Landlords and letting agents are being urged to make sure they are clear on changes to the rules for evicting a tenant which come into force this week (1 October 2018). Section 21 eviction rules introduced under the Deregulation Act 2015 are now being extended to apply to all assured shorthold tenancies and not just […]

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Protect cohabiting couples from being forced into deathbed marriages

A rise in the number of deathbed marriages has led to renewed calls to improve legal and financial protection for cohabiting partners, many of whom still mistakenly believe they have the same rights as married couples. It is a move backed by Wards Solicitors’ Partner, Jenny Pierce, Head of the Wills, Probate and Mental Capacity […]

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Freeholders – is forfeiting a lease a fair way to deal with a difficult tenant?

A freeholder has used the ‘ultimate sanction’ of forfeiture to deal with a problematic leasehold tenant who breached his lease by installing a new kitchen, bathroom and central heating system without permission. As a result, and highly unusually, the leaseholder, Charles McCadden, lost his £600,000 home after the freeholder applied initially to the First Tier […]

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Avoid family feuds when you’re gone – sort out your chattels now

What do Shakespeare’s ‘second best bed’, Beatrix Potter’s piano and Peter Cook’s tiffany lamp all have in common? The answer is they were all personal possessions, otherwise known as chattels, listed in the Wills of these famous people and left specifically to particular loved ones. Making it clear in your Will, or an accompanying letter […]

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On your bike – cyclists no longer included in small claims limit

In what campaigners are claiming as a victory, cyclists will no longer be affected by controversial personal injury reforms which would have left many with a substantially reduced access to justice if injured in a road accident. Plans to introduce an increase in the small claims limit from £1,000 to £5,000 for injuries arising from […]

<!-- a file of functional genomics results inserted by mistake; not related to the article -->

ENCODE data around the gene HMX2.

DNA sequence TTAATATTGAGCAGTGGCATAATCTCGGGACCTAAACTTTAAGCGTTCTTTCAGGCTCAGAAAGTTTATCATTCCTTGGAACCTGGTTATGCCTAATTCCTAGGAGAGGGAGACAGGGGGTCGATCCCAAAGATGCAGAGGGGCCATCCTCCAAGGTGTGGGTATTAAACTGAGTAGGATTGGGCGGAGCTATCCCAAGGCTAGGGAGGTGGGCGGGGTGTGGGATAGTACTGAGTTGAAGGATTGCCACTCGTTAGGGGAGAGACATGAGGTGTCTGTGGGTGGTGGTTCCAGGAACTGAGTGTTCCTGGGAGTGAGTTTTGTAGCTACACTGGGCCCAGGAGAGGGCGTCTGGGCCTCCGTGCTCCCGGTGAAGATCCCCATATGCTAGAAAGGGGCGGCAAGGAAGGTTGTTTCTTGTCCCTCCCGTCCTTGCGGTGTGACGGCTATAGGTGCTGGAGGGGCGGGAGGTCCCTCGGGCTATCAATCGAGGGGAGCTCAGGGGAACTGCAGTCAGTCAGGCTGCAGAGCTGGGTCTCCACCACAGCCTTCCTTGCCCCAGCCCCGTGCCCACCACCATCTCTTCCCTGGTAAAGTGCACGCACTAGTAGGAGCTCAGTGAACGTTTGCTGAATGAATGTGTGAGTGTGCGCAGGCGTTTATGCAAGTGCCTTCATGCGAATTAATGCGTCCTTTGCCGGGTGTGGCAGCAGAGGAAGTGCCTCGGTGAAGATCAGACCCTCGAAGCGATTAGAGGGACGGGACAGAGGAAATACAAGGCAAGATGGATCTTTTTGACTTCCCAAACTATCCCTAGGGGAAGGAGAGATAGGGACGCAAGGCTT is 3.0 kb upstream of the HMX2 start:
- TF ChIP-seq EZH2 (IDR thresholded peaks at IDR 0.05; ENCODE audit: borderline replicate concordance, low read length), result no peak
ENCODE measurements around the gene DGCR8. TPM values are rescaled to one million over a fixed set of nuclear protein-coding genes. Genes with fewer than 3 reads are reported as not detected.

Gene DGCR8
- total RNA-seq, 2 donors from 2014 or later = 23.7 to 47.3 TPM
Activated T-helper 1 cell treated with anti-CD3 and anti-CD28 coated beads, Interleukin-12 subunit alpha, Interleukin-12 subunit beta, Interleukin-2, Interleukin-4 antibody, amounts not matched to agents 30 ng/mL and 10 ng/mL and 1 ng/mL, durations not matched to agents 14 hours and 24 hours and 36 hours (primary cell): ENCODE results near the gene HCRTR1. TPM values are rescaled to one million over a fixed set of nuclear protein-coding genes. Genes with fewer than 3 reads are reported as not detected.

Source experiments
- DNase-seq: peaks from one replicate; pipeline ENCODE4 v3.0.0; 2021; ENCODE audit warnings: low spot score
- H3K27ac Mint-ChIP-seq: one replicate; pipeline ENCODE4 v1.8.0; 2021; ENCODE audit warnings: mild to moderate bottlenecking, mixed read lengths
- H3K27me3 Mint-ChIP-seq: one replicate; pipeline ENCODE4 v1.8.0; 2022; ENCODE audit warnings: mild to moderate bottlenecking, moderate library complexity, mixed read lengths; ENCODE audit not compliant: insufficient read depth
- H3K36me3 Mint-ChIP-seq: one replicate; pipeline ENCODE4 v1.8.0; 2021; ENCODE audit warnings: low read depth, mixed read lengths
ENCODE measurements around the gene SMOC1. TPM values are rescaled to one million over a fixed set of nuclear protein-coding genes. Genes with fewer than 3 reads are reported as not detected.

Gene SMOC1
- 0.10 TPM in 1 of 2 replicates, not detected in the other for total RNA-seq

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Is it fair to fire a warning for disability-related absence?

Even an employer with a sensitive approach to disabled employees can be found guilty of unlawful discrimination if it thoughtlessly disciplines an employee for disability-related absence. In the case of DL Insurance Services Ltd v O’Connor  [2017] the Employment Appeal Tribunal (EAT) found for the employee. Mrs O’Connor was a customer support worker whose absences […]

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Landmark court case could help tens of thousands of cohabiting parents

An unmarried woman of four children who was refused widowed parent’s allowance after her partner of 23 years died, has won a court battle that could lead to a change in the law for cohabiting couples. The Supreme Court ruled that the government’s refusal to pay Siobhan McLaughlin the £117 a week allowance because she […]

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Where does the buck stop when you engage an independent contractor?

Businesses should be aware that they can be held legally responsible for the actions of independent contractors engaged to work on their behalf, after an important Court of Appeal decision. The ruling in Barclays Bank PLC v Various Claimants [2018] is a significant development in the law relating to vicarious liability. The bank was found […]

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Time to call for a death by dangerous cycling offence?

Amid calls by campaigners for a change in the law, the Department of Transport has launched a public consultation to look at whether a new offence covering dangerous cycling should be brought in. The move comes after the number of pedestrians killed or maimed by a cyclist doubled in a decade from 50 in 2006 […]

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Infant children win court challenge for maintenance after father dies without updating his Will

The crucial importance of regularly updating your Will has been dramatically highlighted by the case of a man who died unexpectedly before his divorce was finalised. As a result, two of his children born during a long relationship with the woman he’d left his wife for, were not provided for meaning a claim had to […]

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Whistleblowing – it’s a matter of fact

Whistle-blowers play an essential role in highlighting injustice and malpractice in the workplace. By bringing breaches of rules to light, they can help prevent accidents, scandals and even crimes. That’s why under UK law it is illegal for an employer to take revenge on someone who has reported wrongdoing, for instance by dismissing them. But […]

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Menopause and the workplace – a hot topic

There’s been many a joke made about the menopause, but when it comes to the workplace, it really is no laughing matter. A recent study by the Trades Union Congress (TUC) in Wales of almost 4,000 people found that 88% of women workers who experienced the menopause felt it had an effect on working life, […]